From: Syndi Yeakley
Location: Rogers, Arkansas
I am a student at North West Arkansas Community Collage taking a science fiction literature class. I chose to cover you as a science fiction author for my final project. I am very impressed by your writing and your achievements. I was hoping to get some more background information for you to complete this project. What degree or degrees do you hold and from where? I am also interested in knowing what drew you to the subject matter for "Blood Music". I was a medical laboratory and research laboratory scientist for over 18 years and found your level of detail so central to this story. It was why I chose you as my final project author. I would love to hear how you researched and developed the story idea. In short could you please tell me more about your writing process?
Thank you so much for your time and attention to my questions.
From: Greg Bear
Good to hear from you. I have a bachelor's degree in English with a minor in science, no other degrees... BLOOD MUSIC as a short story first popped into my head after reading a small piece about what were being called biochips in an issue of NEW SCIENTIST, early in 1982. It occurred to me almost instantly, upon reading this piece, that DNA was a kind of computational system in itself, and perhaps could be "hacked" to do even more extraordinary things. The rest just flowed into place over a couple of weeks. After the short story swept up a Hugo and a Nebula, I read up more completely on biology and genetics, visited UCSD to interview scientists, and started the novel version, which was published in 1985. Ten years later, another round of theorizing and research led me to DARWIN'S RADIO, DARWIN'S CHILDREN, and a new round of biology-based thrillers, VITALS, QUANTICO, and MARIPOSA.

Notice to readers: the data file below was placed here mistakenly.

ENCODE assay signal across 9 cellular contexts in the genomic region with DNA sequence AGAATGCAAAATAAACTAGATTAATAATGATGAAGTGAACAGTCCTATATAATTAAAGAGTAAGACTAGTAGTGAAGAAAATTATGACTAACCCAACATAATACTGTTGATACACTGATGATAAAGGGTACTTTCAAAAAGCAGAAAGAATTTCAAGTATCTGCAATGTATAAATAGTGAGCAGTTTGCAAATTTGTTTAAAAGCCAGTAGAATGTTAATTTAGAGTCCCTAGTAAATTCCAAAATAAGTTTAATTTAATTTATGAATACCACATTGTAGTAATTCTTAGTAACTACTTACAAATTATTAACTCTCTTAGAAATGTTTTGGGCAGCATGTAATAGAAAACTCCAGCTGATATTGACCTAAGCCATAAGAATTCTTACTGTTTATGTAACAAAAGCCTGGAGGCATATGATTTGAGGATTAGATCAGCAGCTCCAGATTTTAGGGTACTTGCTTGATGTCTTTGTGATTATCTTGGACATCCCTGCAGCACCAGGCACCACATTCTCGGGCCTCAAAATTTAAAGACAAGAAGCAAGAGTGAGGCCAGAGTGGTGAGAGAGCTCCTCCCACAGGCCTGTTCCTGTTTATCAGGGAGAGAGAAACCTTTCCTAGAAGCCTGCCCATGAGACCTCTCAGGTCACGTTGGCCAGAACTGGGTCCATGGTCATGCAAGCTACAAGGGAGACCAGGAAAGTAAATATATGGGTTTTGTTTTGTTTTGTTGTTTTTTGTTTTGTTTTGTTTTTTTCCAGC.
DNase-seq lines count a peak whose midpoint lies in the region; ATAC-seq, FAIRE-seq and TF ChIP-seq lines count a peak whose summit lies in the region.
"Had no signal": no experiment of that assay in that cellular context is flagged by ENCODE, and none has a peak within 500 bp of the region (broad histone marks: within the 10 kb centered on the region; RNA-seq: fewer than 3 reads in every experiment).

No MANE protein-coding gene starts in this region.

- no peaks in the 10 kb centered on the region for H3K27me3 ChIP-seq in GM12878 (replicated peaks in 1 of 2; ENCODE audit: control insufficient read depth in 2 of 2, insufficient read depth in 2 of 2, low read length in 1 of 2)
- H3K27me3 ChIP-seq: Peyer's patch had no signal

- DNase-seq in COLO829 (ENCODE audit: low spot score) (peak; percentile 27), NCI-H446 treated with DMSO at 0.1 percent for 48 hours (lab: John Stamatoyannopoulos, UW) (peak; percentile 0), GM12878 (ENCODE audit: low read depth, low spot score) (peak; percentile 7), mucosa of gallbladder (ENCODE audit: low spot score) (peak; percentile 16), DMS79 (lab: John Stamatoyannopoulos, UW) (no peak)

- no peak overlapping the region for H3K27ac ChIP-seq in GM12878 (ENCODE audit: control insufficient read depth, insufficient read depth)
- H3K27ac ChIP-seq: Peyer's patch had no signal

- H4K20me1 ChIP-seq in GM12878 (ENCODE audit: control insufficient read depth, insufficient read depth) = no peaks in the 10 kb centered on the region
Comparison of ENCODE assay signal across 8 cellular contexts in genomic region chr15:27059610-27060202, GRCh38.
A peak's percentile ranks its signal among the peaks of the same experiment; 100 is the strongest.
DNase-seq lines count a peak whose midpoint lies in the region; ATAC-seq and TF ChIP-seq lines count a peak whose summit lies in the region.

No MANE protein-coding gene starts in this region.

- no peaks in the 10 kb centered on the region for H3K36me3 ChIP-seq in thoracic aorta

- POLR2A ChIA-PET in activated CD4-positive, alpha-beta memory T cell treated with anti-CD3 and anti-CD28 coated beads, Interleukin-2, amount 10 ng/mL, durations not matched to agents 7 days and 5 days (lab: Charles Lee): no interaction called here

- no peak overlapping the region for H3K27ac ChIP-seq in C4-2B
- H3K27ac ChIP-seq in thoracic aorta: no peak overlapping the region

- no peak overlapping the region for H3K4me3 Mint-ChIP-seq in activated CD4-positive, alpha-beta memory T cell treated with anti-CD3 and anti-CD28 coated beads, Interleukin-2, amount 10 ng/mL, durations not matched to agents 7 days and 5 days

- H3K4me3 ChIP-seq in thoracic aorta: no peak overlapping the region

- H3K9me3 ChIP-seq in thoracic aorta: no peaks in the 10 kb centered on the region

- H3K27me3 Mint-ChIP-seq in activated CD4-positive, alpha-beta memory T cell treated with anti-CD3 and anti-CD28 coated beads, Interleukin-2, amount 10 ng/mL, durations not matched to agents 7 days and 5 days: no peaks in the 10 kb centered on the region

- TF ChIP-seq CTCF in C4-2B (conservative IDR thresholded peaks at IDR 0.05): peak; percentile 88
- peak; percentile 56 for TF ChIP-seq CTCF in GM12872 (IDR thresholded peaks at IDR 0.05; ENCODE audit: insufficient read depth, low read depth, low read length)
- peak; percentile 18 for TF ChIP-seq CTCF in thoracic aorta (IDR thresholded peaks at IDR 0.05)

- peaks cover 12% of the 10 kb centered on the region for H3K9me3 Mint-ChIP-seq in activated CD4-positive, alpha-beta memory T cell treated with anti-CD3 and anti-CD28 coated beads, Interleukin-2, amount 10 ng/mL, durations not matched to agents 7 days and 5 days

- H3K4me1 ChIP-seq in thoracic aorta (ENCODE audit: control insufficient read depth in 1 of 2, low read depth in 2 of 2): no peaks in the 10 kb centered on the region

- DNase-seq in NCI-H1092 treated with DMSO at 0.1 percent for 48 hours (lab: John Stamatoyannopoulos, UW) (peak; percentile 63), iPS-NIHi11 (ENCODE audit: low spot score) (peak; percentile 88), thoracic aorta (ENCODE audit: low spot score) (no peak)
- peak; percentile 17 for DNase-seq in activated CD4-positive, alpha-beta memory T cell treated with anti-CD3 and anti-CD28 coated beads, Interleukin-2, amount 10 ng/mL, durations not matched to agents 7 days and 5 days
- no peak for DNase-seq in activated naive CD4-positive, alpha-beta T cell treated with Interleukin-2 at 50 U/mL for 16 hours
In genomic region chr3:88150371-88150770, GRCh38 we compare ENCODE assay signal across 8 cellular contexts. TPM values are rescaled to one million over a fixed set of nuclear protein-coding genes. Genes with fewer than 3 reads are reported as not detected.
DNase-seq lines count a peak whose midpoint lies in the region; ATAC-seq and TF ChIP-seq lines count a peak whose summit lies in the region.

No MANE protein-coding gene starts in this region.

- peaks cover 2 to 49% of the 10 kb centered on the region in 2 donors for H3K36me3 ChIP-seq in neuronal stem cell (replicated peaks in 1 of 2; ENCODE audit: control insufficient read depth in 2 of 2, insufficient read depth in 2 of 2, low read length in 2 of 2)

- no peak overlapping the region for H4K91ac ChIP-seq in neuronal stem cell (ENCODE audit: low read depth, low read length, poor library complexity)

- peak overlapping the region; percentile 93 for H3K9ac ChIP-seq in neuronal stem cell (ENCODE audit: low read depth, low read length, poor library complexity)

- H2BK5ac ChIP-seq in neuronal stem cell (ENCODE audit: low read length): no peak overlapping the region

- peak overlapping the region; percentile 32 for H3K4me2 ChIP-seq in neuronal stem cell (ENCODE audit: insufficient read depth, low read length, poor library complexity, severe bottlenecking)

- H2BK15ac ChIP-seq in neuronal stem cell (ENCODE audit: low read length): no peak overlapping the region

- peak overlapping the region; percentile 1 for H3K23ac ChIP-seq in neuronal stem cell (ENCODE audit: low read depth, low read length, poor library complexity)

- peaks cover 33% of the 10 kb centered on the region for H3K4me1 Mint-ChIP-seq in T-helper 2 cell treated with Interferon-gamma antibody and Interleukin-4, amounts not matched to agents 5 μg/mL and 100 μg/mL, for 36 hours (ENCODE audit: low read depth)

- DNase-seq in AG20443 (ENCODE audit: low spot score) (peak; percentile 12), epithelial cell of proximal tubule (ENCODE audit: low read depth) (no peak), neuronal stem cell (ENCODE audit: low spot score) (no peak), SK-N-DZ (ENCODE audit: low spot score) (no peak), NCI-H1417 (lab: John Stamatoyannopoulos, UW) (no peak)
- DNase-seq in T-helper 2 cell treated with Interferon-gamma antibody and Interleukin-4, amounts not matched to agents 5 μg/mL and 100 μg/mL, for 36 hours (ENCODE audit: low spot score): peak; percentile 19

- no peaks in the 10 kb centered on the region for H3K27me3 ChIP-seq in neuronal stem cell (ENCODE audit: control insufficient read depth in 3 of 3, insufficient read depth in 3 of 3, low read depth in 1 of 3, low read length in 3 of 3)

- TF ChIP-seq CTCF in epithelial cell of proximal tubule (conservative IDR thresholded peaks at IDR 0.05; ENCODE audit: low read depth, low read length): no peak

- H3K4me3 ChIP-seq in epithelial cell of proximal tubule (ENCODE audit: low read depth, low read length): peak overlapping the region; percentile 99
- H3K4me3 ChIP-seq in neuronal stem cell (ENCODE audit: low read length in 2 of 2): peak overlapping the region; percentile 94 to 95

Back in 1982, nanotechnology per se was still a twinkle in Eric Drexler's eye, bio-hackers were a distant concern, and DNA had yet to be thoroughly sequenced. Fascinating times!